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  • br Methods br Results br Discussion

    2019-04-15


    Methods
    Results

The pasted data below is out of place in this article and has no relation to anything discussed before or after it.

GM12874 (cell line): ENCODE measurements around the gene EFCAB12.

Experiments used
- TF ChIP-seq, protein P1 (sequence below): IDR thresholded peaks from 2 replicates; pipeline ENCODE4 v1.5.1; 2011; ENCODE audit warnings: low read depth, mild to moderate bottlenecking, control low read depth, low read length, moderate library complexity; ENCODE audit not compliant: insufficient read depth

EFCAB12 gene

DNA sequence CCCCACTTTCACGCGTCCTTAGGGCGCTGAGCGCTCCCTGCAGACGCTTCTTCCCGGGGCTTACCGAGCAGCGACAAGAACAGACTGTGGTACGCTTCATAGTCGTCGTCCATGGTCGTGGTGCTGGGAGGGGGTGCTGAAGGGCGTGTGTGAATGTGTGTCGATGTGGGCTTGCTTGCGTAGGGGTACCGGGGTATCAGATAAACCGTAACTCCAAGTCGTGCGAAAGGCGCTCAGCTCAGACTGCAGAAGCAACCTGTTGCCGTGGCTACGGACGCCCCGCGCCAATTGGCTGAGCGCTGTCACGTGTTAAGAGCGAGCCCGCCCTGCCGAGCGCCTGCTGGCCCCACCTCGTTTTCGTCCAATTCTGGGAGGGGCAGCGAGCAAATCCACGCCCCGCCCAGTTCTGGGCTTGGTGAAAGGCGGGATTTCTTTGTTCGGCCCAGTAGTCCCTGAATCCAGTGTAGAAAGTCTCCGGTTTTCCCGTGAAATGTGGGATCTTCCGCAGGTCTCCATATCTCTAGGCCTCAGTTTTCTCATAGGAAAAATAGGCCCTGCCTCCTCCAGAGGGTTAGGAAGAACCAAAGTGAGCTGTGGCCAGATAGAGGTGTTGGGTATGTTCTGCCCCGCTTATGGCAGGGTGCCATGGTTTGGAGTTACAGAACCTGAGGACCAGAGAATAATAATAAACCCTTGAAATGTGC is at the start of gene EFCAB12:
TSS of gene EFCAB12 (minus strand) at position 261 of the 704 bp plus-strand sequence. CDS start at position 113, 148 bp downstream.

Discussion Analyses of basal syndecan-1 expression showed differences in syndecan-1 levels as well as staining pattern for this proteoglycan in the breast cancer cell lines that were employed. Different localization of syndecan-1 have been found in previous studies showing lysosomal syndecan-1 in poorly differentiated cells, while a membranous pattern was present in more differentiated cell lines [17,18]. This may also be the case in our study. Despite numerous studies addressing the role of syndecan-1 in breast cancer its function in this tumor entity remains incompletely understood and only few regulators of syndecan-1 are known [1,3,5–7,15,19–22]. In this study, we identified dexamethasone as an inducer of membranous syndecan-1 expression in the MCF-7 cell line. The other tested substances zoledronic aa-dutp and the aromatase inhibitor did not alter syndecan-1 in any of the breast cancer cell lines investigated. Interestingly, a recently published study reported a significant down-regulation of syndecan-1 in MCF-7 as well as MDA-MB-231 cells by zoledronic acid when used at a concentration of 20µM [12]. The use of a lower concentration of zoledronic acid in our study could be a reason for this discrepancy. Because of high levels of basal syndecan-1 expression and the dexamethasone-mediated syndecan-1 up-regulation in MCF-7 cells, further experiments were focused on this cell line. Next experiments addressed the functional relevance of dexamethasone-mediated syndecan-1 up-regulation in MCF-7 cells. Since membrane-bound syndecan-1 was reported to support proliferation and inhibit invasion of breast cancer cells [5], we analyzed the cell viability and migration in MCF-7 cells after dexamethasone treatment. We found a decrease in cell viability after dexamethasone treatment whereas migration was not altered. Because of this unexpected result we performed syndecan-1 knock-down experiments in all three cell lines and subsequently measured viability. Only the hormone receptor-positive cell lines MCF-7 and T-47D responded with a decrease in cell viability after syndecan-1 knock-down, but not the triple-negative MDA-MB-231 cells. Thus, a certain threshold of syndecan-1 may be necessary for the viability of hormone-responsive breast cancer cells but increased levels do not further stimulate cell viability. The fact that only the hormone receptor-positive cell lines responded to the syndecan-1 knock-down raised the question whether there is a link between the progesterone receptor status and syndecan-1 expression. However, the data from the tissue microarray did not support this assumption, as no correlation between the syndecan-1 expression and progesterone receptor status was found. This result is in line with two previous studies showing no correlation between syndecan-1 and the progesterone receptor status [9,10]. Nevertheless, another study found that a high syndecan-1 expression correlated with a negative progesterone receptor status [8]. In two of these three studies lobular and other types of carcinomas were also included besides ductal carcinomas, which may be the reason for these conflicting results [8,9]. However, studies with a greater sample size are needed to resolve this discrepancy. The direct impact of soluble syndecan-1 on the bone compartment was previously shown in two studies [14,15]. In a mouse model of breast cancer, where heparanase-overexpressing MDA-Met cells were used, osteoclastogenesis was enhanced and shown to be dependent on the presence of syndecan-1 expression [15]. In another study using a mouse model, syndecan-1-expressing multiple myeloma cells produced fewer osteolytic lesions compared to cells that did not express syndecan-1. Additional in vitro experiments in murine bone marrow cells showed that the syndecan-1 ectodomain inhibits osteoclast formation and promotes osteoblast development [14]. An indirect effect of syndecan-1 was also discussed for multiple myeloma where the protein interaction with OPG was proposed as a cause for lower OPG levels in patient with osteolytic lesions compared to patients without this complication [13]. In this study, we found that OPG expression was up-regulated after syndecan-1 knock-down in MCF-7 cells. Thus, showing that syndecan-1 does not only alter OPG function at the protein level, but also at transcriptional level. Moreover, the modulation of OPG by syndecan-1 knock-down was sufficient to alter osteoclast biology. Thus, our study supports the osteoclast-promoting effects of syndecan-1 and identified it as a novel direct regulator of OPG.